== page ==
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Is corn OK for dogs?

Can dogs eat corn?

21 Dec, 2017

My young dog recently had an obstruction in his large intestine which required surgery. The vet removed a small piece of corn husk (the inner, hard centre of a corncob with the kernels removed) from his gut. My puppy “stole” the husk from the worm farm and clearly, was unable to digest it. But what about corn kernels, are they safe for dogs to eat?

Is corn good for dogs?

Corn is also known as maize. It is the most commonly grown cereal in the world followed by rice and wheat. Nutritionally, corn kernels, like other cereals consist of 61% – 78% starch, 10% nonstarch polysaccharides, 6 – 12 % protein, and 3% – 6% lipids.

The starch content of corn comprises two types of polysaccharides: amylose and amylopectin. Starch is stored in the dog’s body as glycogen. Glycogen functions to help to maintain normal glucose homeostasis.

Cellulose and hemicellulose are the major nonstarch polysaccharides found in corn. Nonstarch polysaccharides are also referred to as dietary fibre. Dogs are unable to directly digest dietary fibre however microbes in the large intestine are able to partially break down certain types of fibre.

As a source of protein, corn is lower quality than animal protein which contains all the essential amino acids. Corn, like all grains, is deficient in the amino acid lysine. Lysine is an essential amino acid as it is required for the synthesis of protein in every cell within the dog’s body. Lysine is susceptible to destruction when exposed to heat (such as in the cooking process to produce dry dog food).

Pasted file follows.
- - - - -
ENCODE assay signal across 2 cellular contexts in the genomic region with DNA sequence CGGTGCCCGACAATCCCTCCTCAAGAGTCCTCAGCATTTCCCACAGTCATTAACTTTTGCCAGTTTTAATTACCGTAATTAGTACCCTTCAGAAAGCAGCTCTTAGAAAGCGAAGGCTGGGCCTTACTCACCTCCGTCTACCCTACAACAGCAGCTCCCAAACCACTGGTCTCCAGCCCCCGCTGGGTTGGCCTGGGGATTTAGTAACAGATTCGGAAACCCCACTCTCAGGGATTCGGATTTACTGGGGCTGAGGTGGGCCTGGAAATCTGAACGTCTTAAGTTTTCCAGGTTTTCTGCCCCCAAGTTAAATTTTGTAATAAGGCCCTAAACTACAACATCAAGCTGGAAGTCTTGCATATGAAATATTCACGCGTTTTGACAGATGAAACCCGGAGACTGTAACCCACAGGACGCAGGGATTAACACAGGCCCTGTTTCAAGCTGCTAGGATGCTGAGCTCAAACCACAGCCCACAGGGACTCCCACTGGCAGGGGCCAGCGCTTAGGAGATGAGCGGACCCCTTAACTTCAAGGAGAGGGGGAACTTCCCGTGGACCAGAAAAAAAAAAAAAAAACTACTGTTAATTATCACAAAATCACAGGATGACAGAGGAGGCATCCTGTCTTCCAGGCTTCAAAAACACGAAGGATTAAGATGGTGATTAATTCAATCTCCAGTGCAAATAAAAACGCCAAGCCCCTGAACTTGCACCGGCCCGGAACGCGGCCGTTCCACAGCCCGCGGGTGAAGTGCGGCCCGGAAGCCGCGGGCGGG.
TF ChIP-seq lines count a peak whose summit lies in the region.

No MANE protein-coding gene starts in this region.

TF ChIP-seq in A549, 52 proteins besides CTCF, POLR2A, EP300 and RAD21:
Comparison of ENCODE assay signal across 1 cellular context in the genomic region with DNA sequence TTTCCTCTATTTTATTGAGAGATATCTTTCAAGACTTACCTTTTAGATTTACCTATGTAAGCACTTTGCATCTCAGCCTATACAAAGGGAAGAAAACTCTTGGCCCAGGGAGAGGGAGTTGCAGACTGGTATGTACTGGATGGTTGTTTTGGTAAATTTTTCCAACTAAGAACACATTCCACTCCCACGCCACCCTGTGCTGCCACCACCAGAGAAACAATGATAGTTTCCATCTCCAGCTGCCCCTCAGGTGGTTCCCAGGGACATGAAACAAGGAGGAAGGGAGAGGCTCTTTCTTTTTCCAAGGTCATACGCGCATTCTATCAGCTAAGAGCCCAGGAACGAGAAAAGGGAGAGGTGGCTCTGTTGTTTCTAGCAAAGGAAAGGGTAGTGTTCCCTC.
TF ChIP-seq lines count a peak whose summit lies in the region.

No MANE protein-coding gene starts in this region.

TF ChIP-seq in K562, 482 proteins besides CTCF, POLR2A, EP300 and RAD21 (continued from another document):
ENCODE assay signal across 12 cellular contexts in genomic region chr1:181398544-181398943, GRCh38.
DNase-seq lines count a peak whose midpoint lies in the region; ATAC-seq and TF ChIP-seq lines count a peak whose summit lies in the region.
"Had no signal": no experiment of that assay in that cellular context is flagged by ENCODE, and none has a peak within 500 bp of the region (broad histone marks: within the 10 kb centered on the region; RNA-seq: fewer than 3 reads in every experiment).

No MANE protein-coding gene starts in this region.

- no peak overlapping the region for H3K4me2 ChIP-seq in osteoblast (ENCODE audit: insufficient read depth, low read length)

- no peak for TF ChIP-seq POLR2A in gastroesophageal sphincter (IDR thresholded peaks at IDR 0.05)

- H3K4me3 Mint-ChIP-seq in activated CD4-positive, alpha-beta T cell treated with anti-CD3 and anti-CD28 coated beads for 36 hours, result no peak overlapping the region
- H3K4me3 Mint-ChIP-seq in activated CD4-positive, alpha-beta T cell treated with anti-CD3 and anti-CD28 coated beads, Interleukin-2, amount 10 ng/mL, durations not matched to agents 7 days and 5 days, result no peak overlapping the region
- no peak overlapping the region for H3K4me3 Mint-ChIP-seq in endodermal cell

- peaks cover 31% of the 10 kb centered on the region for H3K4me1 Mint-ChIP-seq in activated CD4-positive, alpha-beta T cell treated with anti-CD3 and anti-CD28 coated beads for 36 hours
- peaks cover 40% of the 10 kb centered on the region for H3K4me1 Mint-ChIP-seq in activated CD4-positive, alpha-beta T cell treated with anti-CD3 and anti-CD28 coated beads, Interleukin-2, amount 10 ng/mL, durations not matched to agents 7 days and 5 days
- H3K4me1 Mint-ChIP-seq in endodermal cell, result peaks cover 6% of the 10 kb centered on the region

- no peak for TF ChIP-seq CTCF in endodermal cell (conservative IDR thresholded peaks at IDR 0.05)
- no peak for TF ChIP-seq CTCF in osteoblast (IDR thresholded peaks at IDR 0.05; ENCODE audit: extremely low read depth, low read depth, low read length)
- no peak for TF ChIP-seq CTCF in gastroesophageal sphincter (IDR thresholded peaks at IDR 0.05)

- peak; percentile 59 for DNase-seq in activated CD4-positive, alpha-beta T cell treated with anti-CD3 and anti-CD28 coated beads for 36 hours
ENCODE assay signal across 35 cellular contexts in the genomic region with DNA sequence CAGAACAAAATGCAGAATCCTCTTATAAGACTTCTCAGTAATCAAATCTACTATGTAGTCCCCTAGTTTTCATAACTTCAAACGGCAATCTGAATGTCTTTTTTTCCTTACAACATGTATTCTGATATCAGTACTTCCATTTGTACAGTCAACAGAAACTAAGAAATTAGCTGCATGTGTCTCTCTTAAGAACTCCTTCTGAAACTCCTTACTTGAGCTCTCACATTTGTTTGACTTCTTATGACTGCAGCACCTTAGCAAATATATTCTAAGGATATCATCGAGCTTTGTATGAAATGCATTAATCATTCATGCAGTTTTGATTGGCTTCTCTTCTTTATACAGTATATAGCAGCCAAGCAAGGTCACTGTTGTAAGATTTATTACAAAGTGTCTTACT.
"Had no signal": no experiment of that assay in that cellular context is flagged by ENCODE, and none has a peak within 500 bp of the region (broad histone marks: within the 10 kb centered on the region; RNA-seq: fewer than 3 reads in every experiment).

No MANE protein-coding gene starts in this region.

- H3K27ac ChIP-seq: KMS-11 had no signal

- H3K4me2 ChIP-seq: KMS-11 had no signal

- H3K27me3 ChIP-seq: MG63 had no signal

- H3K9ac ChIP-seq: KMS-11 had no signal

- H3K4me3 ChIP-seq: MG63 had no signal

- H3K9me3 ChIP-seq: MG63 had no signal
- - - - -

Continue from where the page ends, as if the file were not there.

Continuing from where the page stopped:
While, lipids or fats comprise a small proportion of the nutritional value of corn kernels, corn oil is a good source of omega 6 fatty acid.

Is corn safe for dogs to eat?

In the western world, corn is typically milled to produce a range of food ingredients. Including corn oil, corn starch, and corn flour. The “coproducts” of the milling process are typically used as animal feed including dog food. Corn “coproducts” in common dry dog food products include: maize, maize gluten, maize flour, corn gluten meal, and whole grain corn. These ingredients are included in commercial dog food as a protein source and to aid the extrusion process to produce dog “biscuits” or kibble.

While the nutrients in corn (and indeed all ingredients) are compromised by the milling and manufacturing processes required to produce commercial dog food, corn appears to be “safe” for dogs to eat, at least in the short term.

Fed raw as part of a vegetable mix, corn is also safe albeit not very nutritious or easy to digest for a dog. Better sources of protein, vitamins, fats, and minerals are raw animal products (i.e. meat, bone, organ meat and eggs) accompanied by raw fruit and vegetables.

Until next time, enjoy your dogs.

Sources

http://www.royalcanin.com.au/products/products/dog-products/size-health-nutrition/medium-dogs-11-25kg/medium-dermacomfort [17/12/2017]

http://www.royalcanin.com.au/products/products/dog-products/size-health-nutrition/medium-dogs-11-25kg/medium-adult [17/12/2017]

http://www.hillspet.com.au/en-au/products/sd-canine-adult-large-breed-dry.html [17/12/2017]

https://www.supercoat.com.au/pet-food/products/supercoat-active-dog-with-real-kangaroo/ [17/12/2017]

https://www.eukanuba.com.au/dog-food/puppy/puppy-large-breed/ [17/12/2017]

Ai, Y. and Jane, J.-l. (2016), Macronutrients in Corn and Human Nutrition. Comprehensive reviews in food science and food safety, 15: 581–598. doi:10.1111/1541-4337.12192